Release the arrow only after sighting down the bowstring towards your target. Keep your eyes focused on the target throughout the entire duration of the shot. Try aiming to hit the desired spot instead of aiming at the front sight itself. By doing so, you won’t miss anything important and waste valuable ammo.
Once you learn to do this correctly and consistently, you’ll soon develop confidence levels that come naturally with experience. Soon you’ll start noticing improvements in your accuracy and consistency level.
Advantages of Crossbow Bowfishing
Using crossbows for bow fishing comes with lots of advantages. Here are some of our favorites:
1. Delivers Accurate Shots
One major advantage of using a crossbow during bowfishing is that it tends to deliver accurate shots faster than traditional bows.
2. Offers Better Control
Also, they provide better control due to the larger surface area covered by your palm. When you move your wrist down to cock the bow, it becomes easier for you to turn the grip quickly.
3. Easy to Carry
Another great feature of crossbows is that you can carry two different ones simultaneously. One can stay cocked while another gets loaded with an arrow.
If your first arrow misses the mark, simply switch over to the second one and continue firing off until you finally strike the target. A good practice is to wear thick gloves while handling a crossbow because it is difficult to maintain proper form unless you do so.
Another plus point is that these types of bows are relatively lighter in weight than regular bows. Hence, you can easily transport them and bring them wherever you plan to go.
Disadvantages of Bowfishing With Crossbow
When we talk of disadvantages, there are a couple of factors that might hamper our performance.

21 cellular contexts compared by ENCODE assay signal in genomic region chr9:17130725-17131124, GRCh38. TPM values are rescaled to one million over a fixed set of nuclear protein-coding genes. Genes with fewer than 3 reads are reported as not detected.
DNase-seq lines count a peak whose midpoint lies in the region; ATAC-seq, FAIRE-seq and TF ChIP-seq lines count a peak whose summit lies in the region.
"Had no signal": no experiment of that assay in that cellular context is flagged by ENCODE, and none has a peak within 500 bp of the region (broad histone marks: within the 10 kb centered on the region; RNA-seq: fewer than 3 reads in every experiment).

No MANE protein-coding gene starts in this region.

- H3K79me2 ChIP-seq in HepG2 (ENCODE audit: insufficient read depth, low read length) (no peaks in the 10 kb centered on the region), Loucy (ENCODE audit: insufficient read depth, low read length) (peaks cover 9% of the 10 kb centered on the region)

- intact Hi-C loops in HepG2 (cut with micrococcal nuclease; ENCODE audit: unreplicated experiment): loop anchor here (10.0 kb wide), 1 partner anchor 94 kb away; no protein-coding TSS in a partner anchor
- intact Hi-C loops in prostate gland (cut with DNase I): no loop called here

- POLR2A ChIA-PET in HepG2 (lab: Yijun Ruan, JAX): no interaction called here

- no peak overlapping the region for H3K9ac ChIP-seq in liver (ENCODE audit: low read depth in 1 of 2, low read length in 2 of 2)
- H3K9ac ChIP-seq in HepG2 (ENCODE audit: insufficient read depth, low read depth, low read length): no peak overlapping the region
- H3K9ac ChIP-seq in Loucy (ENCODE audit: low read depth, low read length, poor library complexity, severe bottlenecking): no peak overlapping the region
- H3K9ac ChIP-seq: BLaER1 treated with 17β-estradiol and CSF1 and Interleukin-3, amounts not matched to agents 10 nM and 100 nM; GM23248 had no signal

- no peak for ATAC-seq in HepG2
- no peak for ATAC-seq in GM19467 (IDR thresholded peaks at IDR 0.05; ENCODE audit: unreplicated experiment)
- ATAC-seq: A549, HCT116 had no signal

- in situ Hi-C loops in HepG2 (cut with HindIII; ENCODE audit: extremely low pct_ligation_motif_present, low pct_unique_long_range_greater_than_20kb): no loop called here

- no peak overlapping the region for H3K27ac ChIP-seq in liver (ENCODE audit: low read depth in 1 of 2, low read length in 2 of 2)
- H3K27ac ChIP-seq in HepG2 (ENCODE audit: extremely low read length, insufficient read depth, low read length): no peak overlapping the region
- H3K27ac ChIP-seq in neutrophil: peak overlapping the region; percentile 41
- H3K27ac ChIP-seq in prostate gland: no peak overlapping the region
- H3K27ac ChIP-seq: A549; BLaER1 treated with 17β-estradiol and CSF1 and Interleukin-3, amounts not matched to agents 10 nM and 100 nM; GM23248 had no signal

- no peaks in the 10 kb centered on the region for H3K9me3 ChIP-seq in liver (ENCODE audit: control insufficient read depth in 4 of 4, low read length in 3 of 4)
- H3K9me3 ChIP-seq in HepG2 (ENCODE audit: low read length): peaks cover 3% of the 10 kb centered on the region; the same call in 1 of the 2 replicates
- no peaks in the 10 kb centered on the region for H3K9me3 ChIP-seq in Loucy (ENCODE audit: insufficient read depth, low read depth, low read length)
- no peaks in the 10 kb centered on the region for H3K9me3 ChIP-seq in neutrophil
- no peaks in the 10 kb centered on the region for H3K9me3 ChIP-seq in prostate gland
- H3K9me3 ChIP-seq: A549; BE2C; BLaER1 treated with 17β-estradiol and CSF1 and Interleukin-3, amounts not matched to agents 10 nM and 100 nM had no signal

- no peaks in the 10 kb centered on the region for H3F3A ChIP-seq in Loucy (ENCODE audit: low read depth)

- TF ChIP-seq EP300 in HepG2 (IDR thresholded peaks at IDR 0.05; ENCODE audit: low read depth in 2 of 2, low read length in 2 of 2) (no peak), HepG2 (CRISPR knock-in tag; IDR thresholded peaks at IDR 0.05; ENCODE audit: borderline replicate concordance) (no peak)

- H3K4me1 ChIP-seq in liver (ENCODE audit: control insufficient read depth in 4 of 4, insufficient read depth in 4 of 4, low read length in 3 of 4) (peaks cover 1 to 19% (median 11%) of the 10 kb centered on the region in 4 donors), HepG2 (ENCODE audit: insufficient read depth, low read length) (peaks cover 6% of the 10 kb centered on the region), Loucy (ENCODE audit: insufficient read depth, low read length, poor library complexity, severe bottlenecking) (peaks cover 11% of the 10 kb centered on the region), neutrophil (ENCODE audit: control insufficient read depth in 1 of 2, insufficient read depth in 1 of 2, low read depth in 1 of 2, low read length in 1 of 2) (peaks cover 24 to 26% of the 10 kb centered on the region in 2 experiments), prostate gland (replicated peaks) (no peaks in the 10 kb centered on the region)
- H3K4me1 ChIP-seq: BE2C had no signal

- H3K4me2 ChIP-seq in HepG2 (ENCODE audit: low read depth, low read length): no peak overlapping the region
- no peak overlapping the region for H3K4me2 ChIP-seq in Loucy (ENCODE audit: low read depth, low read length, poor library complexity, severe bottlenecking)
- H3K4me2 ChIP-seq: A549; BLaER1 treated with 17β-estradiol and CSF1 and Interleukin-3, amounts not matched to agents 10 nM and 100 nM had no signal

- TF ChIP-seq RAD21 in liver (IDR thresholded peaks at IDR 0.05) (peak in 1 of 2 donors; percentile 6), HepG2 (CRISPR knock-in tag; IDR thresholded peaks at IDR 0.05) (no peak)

1. Most Manufacturers Design Crossbows With Shorter Draw Lengths
The first is the fact that most manufacturers design crossbows with shorter draw lengths than conventional bows.
Most beginners prefer longer draw lengths because their muscles are fresh and strong enough to withstand the pressure generated when the bowstring releases suddenly. On the contrary, experienced shooters prefer short draw lengths because they understand that sudden release results in loss of precision and hence a lesser chance of scoring.
2. A Bit Noisy When Released
The second disadvantage of crossbows is that they create noise whenever released. Since they utilize metal parts, sound waves produced upon impact reverberate through the entire frame, resulting in unwanted vibrations.
Furthermore, the sound intensity increases proportionately with the increased velocity of the projectile. These features together result in poor signal transmission, leading to reduced effectiveness.
If you intend to buy a crossbow for bowfishing purposes, look for models that produce minimal noise and weigh the least possible. Also, check whether the manufacturer offers a lifetime warranty against defects.